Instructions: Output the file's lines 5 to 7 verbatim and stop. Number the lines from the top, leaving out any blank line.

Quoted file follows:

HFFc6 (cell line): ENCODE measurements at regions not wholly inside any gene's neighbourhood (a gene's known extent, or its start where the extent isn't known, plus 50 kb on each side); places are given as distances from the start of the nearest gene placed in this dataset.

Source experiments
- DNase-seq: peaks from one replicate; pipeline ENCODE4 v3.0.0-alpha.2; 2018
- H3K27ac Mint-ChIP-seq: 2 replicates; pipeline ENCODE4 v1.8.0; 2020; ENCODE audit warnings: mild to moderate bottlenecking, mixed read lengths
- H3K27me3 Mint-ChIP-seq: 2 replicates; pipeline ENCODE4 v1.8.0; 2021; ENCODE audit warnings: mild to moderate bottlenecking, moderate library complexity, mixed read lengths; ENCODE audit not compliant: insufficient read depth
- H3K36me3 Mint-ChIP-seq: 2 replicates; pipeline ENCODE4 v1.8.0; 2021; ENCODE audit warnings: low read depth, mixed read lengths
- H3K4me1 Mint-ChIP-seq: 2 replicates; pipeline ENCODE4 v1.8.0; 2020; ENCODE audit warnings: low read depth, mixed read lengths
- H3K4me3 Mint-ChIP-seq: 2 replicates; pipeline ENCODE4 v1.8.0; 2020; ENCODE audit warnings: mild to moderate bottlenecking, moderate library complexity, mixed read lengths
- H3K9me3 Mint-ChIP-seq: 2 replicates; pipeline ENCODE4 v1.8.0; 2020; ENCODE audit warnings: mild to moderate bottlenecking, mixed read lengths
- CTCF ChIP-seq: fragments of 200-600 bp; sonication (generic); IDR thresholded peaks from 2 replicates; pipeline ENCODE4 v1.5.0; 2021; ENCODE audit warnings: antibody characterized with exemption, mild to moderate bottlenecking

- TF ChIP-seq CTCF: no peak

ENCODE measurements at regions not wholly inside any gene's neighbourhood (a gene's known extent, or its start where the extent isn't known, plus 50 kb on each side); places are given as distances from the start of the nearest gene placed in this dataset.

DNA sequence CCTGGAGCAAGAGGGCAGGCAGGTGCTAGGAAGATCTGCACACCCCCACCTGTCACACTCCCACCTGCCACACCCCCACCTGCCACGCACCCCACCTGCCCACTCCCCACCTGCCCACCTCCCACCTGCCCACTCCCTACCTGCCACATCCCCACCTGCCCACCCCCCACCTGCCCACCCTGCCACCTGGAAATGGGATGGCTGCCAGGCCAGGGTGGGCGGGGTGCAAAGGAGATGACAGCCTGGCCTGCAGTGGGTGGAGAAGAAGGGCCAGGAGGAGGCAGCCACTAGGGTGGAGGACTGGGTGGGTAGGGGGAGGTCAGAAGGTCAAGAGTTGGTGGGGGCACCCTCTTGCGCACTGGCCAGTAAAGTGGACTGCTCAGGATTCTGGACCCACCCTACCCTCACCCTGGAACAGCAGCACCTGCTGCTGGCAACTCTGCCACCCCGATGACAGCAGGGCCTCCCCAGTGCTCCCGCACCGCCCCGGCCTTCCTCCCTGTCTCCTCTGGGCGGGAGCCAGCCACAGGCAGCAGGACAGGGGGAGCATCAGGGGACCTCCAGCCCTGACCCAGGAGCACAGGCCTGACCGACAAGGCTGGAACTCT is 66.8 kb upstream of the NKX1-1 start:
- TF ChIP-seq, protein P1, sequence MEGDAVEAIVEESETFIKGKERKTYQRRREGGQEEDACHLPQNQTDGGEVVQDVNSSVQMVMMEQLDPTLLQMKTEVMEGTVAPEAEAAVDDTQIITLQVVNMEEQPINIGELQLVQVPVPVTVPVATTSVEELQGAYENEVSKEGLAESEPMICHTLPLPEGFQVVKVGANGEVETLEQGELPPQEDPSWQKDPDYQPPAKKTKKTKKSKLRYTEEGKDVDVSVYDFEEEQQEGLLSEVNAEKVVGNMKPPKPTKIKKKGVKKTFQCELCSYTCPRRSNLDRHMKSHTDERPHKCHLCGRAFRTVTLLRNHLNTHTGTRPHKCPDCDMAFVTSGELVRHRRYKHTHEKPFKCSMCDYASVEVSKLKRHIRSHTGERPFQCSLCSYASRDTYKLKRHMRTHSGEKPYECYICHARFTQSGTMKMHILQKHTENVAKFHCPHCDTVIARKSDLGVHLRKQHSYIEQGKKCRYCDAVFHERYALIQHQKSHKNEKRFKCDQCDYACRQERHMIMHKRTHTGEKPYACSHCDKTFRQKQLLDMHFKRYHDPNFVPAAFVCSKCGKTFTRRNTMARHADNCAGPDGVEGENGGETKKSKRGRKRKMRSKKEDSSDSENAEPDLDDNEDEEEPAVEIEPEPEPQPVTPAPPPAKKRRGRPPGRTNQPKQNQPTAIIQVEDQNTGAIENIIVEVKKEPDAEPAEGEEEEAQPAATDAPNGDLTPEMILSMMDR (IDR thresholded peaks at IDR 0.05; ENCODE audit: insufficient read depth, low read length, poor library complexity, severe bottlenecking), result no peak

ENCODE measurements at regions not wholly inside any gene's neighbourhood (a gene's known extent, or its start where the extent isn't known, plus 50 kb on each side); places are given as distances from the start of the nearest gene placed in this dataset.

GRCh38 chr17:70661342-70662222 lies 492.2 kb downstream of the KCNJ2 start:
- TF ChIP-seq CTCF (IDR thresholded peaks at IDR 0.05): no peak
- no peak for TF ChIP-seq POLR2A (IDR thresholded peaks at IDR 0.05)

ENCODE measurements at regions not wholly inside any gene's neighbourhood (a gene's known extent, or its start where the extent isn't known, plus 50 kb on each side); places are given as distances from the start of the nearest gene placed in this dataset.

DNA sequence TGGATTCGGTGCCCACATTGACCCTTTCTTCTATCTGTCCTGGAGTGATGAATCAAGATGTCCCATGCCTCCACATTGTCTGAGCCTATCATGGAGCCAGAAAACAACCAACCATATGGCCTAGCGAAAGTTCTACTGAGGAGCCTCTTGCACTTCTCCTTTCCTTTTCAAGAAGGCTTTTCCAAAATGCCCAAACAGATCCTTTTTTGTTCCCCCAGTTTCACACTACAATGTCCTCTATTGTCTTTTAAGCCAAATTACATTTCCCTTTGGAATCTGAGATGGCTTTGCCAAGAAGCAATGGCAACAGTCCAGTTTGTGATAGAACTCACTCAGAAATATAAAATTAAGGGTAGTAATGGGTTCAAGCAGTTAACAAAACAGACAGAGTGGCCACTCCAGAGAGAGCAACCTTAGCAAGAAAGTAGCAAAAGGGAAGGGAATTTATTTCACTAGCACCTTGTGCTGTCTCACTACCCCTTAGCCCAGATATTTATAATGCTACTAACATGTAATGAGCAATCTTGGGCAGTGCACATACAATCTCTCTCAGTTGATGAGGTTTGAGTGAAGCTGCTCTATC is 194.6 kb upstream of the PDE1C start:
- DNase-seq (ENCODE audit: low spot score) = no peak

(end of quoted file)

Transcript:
- H3K27me3 Mint-ChIP-seq: 2 replicates; pipeline ENCODE4 v1.8.0; 2021; ENCODE audit warnings: mild to moderate bottlenecking, moderate library complexity, mixed read lengths; ENCODE audit not compliant: insufficient read depth
- H3K36me3 Mint-ChIP-seq: 2 replicates; pipeline ENCODE4 v1.8.0; 2021; ENCODE audit warnings: low read depth, mixed read lengths
- H3K4me1 Mint-ChIP-seq: 2 replicates; pipeline ENCODE4 v1.8.0; 2020; ENCODE audit warnings: low read depth, mixed read lengths